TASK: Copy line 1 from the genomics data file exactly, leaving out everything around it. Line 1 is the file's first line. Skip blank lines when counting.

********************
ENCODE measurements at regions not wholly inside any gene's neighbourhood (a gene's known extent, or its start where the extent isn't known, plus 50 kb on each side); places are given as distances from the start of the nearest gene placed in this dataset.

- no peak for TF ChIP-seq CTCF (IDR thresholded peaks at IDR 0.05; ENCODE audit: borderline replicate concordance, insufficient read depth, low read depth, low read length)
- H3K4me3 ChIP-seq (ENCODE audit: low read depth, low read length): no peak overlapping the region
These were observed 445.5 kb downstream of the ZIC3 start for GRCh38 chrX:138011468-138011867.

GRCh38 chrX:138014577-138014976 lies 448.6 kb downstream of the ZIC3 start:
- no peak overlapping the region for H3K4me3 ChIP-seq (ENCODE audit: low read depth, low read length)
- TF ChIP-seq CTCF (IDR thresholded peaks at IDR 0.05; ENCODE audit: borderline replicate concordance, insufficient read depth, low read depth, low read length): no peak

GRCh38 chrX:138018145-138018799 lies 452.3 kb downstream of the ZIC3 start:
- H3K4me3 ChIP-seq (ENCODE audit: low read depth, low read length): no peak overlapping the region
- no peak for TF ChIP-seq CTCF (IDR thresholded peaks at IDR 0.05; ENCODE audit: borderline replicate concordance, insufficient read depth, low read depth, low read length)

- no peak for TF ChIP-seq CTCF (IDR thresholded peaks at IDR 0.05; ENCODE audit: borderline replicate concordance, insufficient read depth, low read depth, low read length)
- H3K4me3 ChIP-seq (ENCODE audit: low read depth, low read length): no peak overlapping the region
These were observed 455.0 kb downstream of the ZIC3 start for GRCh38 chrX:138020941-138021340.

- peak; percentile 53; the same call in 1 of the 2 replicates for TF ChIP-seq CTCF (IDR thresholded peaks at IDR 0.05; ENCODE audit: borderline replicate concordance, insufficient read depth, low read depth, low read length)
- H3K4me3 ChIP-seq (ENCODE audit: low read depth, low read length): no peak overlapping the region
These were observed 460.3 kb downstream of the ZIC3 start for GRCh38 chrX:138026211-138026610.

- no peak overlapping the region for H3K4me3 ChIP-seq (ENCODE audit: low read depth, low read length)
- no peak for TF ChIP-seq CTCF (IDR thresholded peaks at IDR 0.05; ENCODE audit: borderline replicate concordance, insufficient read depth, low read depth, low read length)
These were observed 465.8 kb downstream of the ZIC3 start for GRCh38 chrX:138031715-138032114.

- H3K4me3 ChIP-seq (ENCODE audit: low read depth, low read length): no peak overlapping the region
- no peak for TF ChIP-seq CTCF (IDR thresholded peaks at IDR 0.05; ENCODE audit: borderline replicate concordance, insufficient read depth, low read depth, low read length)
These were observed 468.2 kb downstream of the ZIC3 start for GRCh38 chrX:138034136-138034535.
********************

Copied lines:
ENCODE measurements at regions not wholly inside any gene's neighbourhood (a gene's known extent, or its start where the extent isn't known, plus 50 kb on each side); places are given as distances from the start of the nearest gene placed in this dataset.